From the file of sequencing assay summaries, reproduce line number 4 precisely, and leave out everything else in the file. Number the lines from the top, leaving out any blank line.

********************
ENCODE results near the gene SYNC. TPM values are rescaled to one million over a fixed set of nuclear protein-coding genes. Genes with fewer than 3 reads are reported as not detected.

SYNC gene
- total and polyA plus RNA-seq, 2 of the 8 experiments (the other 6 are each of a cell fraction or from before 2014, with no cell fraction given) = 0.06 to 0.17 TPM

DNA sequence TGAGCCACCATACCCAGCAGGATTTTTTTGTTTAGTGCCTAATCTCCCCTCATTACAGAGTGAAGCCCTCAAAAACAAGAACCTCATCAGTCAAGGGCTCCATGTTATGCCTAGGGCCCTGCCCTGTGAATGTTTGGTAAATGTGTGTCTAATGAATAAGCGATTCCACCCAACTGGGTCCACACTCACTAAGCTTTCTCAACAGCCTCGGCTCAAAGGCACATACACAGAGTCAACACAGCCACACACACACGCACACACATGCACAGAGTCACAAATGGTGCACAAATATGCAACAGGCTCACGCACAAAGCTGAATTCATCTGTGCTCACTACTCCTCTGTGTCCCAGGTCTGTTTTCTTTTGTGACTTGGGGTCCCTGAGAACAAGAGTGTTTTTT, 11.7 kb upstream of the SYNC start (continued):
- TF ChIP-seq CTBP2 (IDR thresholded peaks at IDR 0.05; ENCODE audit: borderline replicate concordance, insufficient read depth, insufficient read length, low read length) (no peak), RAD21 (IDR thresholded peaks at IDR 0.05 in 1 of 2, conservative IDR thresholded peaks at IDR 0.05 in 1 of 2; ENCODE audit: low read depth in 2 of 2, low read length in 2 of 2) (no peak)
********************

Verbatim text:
DNA sequence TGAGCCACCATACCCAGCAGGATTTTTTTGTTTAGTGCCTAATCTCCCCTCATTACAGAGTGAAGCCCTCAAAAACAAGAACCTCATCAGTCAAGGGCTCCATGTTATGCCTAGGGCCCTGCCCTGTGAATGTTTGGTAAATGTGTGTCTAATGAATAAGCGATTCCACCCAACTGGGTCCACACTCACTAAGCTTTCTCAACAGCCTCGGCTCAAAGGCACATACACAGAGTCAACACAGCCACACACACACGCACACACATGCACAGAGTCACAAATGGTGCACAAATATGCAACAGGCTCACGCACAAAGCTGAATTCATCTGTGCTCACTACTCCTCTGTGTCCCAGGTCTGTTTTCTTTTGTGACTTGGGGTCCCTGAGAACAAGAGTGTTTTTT, 11.7 kb upstream of the SYNC start (continued):